Among the notions of levels invoked in accounts of biological phenomena, I focus on two: levels of production mechanisms and levels of control mechanisms. I argue that these two notions of level exhibit different characteristics: production mechanisms are organized hierarchically while control mechanisms are often organized heterarchically. I illustrate the differences in these modes of organization by examining production and control mechanisms involved in cell division in Escherichia coli and in circulation of blood in mammals. I conclude by exploring how (...)
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  42. Reflections on a theory of organisms: holism in biology.Walter M. Elsasser - 1987 - Baltimore, Md: Published for the Johns Hopkins Dept. of Earth and Planetary Sciences by the Johns Hopkins University Press.
    Are living organisms--as Descartes argued--just machines? Or is the nature of life such that it can never be fully explained by mechanistic models? In this thought-provoking and controversial book, eminent geophysicist Walter M. Elsasser argues that the behavior of living organisms cannot be reduced to physico-chemical causality. Suggesting that molecular biology today is at the same point as Newtonian physics on the eve of the quantum revolution, Elsasser lays the foundation for a theoretical biology that points the way (...)
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  43.  30
    Historiographic reflections on model organisms: Or how the mureaucracy may be limiting our understanding of contemporary genetics and genomics.Rachel A. Ankeny - 2010 - History and Philosophy of the Life Sciences 32 (1).
  44.  6
    Why do cancer cells break from host circadian rhythm? Insights from unicellular organisms.Aliaa A. Alamoudi - 2021 - Bioessays 43 (4):2000205.
    It is not clear why cancer cells choose to disrupt their circadian clock rhythms, and whether such disruption governs a selective fitness and a survival advantage. In this review, I focus on understanding the impacts of clock gene disruption on a simpler model, such as the unicellular cyanobacterium, in order to explain how cancer cells may alter the circadian rhythm to reprogram their metabolism based on their needs and status. It appears to be that the activation of the oxidative pentose (...)
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  45.  34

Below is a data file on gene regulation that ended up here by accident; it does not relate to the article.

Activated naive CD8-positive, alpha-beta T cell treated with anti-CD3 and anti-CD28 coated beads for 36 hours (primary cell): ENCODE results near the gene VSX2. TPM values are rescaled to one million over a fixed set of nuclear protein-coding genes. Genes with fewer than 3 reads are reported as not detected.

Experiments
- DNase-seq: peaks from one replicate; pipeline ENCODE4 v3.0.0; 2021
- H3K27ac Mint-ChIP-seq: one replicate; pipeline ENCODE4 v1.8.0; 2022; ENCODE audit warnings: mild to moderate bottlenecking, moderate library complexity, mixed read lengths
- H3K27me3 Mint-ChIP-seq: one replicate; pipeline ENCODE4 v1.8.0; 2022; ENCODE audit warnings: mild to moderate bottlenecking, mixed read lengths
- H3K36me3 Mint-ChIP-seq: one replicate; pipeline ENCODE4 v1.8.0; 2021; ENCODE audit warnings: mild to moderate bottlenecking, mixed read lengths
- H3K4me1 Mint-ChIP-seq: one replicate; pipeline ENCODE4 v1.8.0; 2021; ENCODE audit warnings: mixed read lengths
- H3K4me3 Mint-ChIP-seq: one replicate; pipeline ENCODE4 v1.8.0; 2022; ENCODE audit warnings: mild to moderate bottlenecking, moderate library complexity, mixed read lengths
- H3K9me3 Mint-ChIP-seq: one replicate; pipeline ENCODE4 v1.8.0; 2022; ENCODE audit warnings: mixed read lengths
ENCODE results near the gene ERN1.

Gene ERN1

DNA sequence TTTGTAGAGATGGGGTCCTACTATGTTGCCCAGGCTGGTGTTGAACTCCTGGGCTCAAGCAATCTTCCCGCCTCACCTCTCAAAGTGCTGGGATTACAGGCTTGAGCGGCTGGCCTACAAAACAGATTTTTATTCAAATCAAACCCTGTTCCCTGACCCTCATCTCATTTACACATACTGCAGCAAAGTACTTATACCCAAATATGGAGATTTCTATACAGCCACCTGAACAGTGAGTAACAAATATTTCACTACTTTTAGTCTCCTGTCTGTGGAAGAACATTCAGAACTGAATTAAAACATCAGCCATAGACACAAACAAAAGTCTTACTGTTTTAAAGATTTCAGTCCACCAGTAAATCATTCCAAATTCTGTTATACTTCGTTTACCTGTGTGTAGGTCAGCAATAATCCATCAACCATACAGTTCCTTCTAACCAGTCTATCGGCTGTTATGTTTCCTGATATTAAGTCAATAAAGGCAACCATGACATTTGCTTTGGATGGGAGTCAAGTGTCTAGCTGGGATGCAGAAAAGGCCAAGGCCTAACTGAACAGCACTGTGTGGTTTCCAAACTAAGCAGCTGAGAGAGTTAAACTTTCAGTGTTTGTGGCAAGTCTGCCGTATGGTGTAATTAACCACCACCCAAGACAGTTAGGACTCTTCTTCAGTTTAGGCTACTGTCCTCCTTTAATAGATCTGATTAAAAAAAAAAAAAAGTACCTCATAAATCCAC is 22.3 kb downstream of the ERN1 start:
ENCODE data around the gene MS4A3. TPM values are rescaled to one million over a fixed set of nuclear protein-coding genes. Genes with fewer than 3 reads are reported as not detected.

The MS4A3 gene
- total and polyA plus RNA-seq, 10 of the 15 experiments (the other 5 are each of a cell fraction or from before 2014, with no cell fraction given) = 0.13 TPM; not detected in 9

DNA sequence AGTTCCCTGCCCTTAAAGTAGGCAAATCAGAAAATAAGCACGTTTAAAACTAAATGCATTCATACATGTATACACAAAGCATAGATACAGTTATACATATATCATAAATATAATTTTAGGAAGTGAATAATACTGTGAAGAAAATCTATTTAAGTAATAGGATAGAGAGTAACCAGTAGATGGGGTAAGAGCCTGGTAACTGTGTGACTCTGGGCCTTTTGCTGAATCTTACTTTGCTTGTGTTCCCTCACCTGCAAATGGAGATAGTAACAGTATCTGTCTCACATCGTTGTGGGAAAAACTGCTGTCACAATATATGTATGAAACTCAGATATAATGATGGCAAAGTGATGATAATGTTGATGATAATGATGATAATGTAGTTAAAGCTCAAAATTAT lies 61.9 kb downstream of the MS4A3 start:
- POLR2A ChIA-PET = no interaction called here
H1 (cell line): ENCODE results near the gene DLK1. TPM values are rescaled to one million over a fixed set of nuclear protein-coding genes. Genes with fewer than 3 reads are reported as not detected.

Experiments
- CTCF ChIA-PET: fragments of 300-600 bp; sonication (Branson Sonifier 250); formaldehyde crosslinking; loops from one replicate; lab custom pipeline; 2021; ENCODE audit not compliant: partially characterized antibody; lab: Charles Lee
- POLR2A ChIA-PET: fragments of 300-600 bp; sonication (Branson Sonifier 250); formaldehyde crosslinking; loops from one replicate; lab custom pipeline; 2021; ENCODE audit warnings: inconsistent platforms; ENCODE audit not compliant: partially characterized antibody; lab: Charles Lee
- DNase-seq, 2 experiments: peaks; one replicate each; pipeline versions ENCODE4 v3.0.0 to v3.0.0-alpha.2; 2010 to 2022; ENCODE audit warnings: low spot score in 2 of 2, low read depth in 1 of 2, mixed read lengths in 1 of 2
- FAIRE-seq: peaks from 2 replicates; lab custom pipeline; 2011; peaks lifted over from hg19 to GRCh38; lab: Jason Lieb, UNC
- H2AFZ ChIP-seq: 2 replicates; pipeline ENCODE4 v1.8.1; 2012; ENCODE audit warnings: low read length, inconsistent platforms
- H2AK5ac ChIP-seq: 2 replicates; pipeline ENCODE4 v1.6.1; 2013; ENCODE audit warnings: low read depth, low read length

How Many Organisms during a Pregnancy?Jonathan Grose - 2020 - Philosophy of Science 87 (5):1049-1060.
    Mammalian placental pregnancy is a neglected problem case for theories of organismality. This example is closer to home than those typically discussed within philosophy of biology. I apply evolutio...
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  46.  75
    Organisational closure in biological organisms.Matteo Mossio & Alvaro Moreno - 2010 - History and Philosophy of the Life Sciences.
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  47. Structural Powers and the Homeodynamic Unity of Organisms.Christopher J. Austin & Anna Marmodoro - 2017 - In William M. R. Simpson, Robert C. Koons & Nicholas J. Teh (eds.), Neo-Aristotelian Perspectives on Contemporary Science. Routledge. pp. 169-184.
    Although they are continually compositionally reconstituted and reconfigured, organisms nonetheless persist as ontologically unified beings over time – but in virtue of what? A common answer is: in virtue of their continued possession of the capacity for morphological invariance which persists through, and in spite of, their mereological alteration. While we acknowledge that organisms‟ capacity for the “stability of form” – homeostasis - is an important aspect of their diachronic unity, we argue that this capacity is derived from, (...)
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  48. The good of non-sentient entities: Organisms, artifacts, and synthetic biology.John Basl & Ronald Sandler - 2013 - Studies in History and Philosophy of Science Part C: Studies in History and Philosophy of Biological and Biomedical Sciences 44 (4):697-705.
    Synthetic organisms are at the same time organisms and artifacts. In this paper we aim to determine whether such entities have a good of their own, and so are candidates for being directly morally considerable. We argue that the good of non-sentient organisms is grounded in an etiological account of teleology, on which non-sentient organisms can come to be teleologically organized on the basis of their natural selection etiology. After defending this account of teleology, we argue (...)
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  49.  63
    3 Species and Organisms: What Are the Problems?Ellen Clarke & Samir Okasha - 2013 - In Frédéric Bouchard & Philippe Huneman (eds.), From Groups to Individuals: Evolution and Emerging Individuality. Cambridge, Massachusetts: MIT Press. pp. 55.
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  50.  23
    Revisiting Hans Böker’s "Species Transformation Through Reconstruction: Reconstruction Through Active Reaction of Organisms".Alejandro Fábregas-Tejeda, Abigail Nieves Delgado & Jan Baedke - 2021 - Biological Theory 16 (2):63-75.
    Against the common historiographic narratives of evolutionary biology, the first decades of the 20th century were theoretically far richer than usually assumed. This especially refers to the hitherto neglected role that early theoretical biologists played in introducing visionary research perspectives and concepts before the institutionalization of the Modern Synthesis. Here, we present one of these scholars, the German theoretical biologist and ecomorphologist Hans Böker, by reviewing his 1935 paper “Artumwandlung durch Umkonstruktion, Umkonstruktion durch aktives Reagieren der Organismen”, published in the (...)